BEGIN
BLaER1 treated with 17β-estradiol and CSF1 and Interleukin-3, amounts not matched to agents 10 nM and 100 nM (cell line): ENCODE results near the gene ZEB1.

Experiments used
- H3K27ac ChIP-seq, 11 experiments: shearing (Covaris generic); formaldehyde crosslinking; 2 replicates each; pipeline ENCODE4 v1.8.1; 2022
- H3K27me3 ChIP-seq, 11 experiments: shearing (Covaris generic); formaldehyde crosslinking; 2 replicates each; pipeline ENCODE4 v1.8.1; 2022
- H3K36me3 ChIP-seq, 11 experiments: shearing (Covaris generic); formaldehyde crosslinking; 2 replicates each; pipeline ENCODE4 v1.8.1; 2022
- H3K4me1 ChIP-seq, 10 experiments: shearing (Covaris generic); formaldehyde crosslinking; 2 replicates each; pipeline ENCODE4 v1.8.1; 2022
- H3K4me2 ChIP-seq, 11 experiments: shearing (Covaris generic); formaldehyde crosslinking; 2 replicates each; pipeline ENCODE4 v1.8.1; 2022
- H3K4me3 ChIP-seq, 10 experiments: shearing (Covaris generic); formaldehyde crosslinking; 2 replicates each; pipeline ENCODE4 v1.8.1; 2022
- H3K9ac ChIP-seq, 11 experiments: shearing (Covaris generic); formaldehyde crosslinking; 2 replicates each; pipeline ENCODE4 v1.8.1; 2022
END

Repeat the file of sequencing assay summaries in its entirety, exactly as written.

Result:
BLaER1 treated with 17β-estradiol and CSF1 and Interleukin-3, amounts not matched to agents 10 nM and 100 nM (cell line): ENCODE results near the gene ZEB1.

Experiments used
- H3K27ac ChIP-seq, 11 experiments: shearing (Covaris generic); formaldehyde crosslinking; 2 replicates each; pipeline ENCODE4 v1.8.1; 2022
- H3K27me3 ChIP-seq, 11 experiments: shearing (Covaris generic); formaldehyde crosslinking; 2 replicates each; pipeline ENCODE4 v1.8.1; 2022
- H3K36me3 ChIP-seq, 11 experiments: shearing (Covaris generic); formaldehyde crosslinking; 2 replicates each; pipeline ENCODE4 v1.8.1; 2022
- H3K4me1 ChIP-seq, 10 experiments: shearing (Covaris generic); formaldehyde crosslinking; 2 replicates each; pipeline ENCODE4 v1.8.1; 2022
- H3K4me2 ChIP-seq, 11 experiments: shearing (Covaris generic); formaldehyde crosslinking; 2 replicates each; pipeline ENCODE4 v1.8.1; 2022
- H3K4me3 ChIP-seq, 10 experiments: shearing (Covaris generic); formaldehyde crosslinking; 2 replicates each; pipeline ENCODE4 v1.8.1; 2022
- H3K9ac ChIP-seq, 11 experiments: shearing (Covaris generic); formaldehyde crosslinking; 2 replicates each; pipeline ENCODE4 v1.8.1; 2022